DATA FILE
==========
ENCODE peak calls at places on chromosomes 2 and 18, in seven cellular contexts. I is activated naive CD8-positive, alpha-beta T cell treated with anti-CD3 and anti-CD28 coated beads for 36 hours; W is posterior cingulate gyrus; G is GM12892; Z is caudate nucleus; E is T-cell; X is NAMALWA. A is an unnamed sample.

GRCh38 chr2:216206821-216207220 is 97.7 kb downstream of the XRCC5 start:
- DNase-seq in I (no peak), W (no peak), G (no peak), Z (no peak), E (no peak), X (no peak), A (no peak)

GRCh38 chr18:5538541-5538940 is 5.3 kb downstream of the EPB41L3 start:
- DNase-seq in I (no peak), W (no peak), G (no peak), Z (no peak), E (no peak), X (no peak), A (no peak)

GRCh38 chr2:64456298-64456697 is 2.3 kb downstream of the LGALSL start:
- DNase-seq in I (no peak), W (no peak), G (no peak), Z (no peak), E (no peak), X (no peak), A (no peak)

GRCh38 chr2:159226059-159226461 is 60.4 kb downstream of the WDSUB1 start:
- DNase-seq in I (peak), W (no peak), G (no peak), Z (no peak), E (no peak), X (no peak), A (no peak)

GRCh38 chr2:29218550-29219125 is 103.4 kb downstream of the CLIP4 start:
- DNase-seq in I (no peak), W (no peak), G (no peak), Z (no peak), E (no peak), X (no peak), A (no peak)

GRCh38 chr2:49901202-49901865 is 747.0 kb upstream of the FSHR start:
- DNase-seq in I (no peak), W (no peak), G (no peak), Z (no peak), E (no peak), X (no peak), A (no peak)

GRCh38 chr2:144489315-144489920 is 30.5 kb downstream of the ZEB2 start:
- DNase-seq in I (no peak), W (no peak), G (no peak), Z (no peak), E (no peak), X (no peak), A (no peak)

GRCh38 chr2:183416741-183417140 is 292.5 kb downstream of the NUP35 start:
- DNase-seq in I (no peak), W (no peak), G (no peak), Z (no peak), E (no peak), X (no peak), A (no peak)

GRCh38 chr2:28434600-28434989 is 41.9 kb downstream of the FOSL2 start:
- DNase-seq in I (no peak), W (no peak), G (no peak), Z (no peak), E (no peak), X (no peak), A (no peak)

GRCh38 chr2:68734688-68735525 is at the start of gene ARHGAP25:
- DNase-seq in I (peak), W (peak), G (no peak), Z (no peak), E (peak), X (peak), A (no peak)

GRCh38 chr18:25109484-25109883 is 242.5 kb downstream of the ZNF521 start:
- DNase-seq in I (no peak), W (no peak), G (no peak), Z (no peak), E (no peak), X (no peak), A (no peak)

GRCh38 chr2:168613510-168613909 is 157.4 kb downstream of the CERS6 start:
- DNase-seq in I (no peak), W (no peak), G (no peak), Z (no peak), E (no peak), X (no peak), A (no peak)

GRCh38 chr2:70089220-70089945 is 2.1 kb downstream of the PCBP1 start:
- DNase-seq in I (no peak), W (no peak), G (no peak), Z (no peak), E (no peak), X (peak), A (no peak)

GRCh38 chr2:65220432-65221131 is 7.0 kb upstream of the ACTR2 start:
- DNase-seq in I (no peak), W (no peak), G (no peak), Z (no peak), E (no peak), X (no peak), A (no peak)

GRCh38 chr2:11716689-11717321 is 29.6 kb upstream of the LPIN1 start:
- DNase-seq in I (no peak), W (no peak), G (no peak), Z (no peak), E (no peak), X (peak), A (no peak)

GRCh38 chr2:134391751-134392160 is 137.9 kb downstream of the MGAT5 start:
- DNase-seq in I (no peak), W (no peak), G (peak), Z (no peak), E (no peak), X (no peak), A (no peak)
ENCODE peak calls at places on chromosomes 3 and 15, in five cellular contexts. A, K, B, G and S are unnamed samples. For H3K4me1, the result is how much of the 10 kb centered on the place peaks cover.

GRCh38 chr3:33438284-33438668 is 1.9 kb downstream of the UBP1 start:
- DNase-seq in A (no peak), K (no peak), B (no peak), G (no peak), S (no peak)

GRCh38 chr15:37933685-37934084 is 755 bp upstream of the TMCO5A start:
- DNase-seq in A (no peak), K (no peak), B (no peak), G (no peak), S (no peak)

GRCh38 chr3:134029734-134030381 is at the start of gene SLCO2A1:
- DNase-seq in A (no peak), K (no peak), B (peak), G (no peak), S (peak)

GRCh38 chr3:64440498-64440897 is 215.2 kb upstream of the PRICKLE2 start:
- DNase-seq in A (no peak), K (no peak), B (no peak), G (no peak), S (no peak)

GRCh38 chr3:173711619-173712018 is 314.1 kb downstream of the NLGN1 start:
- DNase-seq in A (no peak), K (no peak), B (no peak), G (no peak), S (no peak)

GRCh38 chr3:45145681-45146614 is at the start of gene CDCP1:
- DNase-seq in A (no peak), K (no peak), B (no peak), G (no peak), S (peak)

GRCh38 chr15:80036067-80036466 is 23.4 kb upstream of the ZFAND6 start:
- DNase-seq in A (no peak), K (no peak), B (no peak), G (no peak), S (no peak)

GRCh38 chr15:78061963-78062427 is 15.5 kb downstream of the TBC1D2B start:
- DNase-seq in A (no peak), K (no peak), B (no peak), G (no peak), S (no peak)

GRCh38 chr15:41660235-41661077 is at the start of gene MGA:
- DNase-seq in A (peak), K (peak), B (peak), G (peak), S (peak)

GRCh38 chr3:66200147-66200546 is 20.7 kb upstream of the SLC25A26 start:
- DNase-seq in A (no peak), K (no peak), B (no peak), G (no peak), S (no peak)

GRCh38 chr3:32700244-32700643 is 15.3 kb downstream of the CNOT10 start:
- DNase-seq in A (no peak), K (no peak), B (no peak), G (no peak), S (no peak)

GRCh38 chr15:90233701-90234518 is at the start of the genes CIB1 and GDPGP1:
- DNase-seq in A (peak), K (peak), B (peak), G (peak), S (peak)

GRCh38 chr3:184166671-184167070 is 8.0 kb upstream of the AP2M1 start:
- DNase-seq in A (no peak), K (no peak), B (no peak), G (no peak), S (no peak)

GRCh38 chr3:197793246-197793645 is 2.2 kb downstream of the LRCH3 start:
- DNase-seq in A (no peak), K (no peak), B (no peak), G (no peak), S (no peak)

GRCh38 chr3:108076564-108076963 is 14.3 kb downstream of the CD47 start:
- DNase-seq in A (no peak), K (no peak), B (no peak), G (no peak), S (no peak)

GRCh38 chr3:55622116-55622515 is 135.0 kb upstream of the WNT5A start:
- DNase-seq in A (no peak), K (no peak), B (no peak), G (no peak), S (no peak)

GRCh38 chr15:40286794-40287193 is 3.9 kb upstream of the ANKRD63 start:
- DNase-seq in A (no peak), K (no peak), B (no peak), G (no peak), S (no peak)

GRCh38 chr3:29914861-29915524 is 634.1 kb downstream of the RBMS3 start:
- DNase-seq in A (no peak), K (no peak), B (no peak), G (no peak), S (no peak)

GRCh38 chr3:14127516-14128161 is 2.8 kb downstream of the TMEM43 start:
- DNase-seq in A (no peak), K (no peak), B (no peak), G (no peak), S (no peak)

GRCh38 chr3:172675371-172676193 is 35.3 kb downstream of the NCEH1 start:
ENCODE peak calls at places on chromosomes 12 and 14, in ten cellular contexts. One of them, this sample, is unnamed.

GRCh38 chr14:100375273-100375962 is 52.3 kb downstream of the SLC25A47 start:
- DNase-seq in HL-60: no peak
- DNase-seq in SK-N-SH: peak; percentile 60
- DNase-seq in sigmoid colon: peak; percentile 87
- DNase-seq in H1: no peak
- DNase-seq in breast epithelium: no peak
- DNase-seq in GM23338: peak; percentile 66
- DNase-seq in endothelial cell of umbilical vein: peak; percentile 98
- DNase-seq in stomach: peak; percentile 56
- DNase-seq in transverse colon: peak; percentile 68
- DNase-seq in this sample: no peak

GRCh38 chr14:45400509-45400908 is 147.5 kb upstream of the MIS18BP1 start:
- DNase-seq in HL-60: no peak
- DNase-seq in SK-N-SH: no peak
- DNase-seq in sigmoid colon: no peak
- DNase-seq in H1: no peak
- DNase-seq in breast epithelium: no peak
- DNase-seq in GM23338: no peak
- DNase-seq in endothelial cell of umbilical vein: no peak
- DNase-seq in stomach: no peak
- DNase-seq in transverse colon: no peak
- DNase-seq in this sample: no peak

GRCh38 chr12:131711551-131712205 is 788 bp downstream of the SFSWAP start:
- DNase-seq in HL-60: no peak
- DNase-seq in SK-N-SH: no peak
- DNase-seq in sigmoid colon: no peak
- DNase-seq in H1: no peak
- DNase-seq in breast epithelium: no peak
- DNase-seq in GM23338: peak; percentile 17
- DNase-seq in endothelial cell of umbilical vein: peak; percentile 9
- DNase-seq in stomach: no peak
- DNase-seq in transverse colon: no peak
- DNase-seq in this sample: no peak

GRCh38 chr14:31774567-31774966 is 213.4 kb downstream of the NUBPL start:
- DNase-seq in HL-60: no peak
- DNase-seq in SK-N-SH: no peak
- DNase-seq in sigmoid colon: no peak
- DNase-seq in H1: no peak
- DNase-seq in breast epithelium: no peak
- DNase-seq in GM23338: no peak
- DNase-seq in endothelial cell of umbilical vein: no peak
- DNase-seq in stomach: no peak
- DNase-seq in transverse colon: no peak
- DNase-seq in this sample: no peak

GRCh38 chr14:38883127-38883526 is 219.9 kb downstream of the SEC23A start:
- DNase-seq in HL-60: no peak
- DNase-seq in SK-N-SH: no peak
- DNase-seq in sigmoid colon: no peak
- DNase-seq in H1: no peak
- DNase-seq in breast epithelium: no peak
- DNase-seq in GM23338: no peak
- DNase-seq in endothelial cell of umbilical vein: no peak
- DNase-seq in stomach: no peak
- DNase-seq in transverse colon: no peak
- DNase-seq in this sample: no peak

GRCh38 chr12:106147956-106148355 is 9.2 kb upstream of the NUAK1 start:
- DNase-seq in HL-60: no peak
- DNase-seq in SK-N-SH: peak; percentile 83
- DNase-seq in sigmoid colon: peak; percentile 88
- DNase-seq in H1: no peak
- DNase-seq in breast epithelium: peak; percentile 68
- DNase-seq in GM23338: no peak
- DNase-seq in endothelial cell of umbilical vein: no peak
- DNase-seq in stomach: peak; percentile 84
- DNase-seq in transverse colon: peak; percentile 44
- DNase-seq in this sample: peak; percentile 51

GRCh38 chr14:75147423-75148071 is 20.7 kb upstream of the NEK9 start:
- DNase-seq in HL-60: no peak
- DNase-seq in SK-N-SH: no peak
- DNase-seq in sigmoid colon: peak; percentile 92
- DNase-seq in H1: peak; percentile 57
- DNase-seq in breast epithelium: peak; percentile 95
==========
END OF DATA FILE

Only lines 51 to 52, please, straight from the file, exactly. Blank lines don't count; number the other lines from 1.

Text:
GRCh38 chr15:41660235-41661077 is at the start of gene MGA:
- DNase-seq in A (peak), K (peak), B (peak), G (peak), S (peak)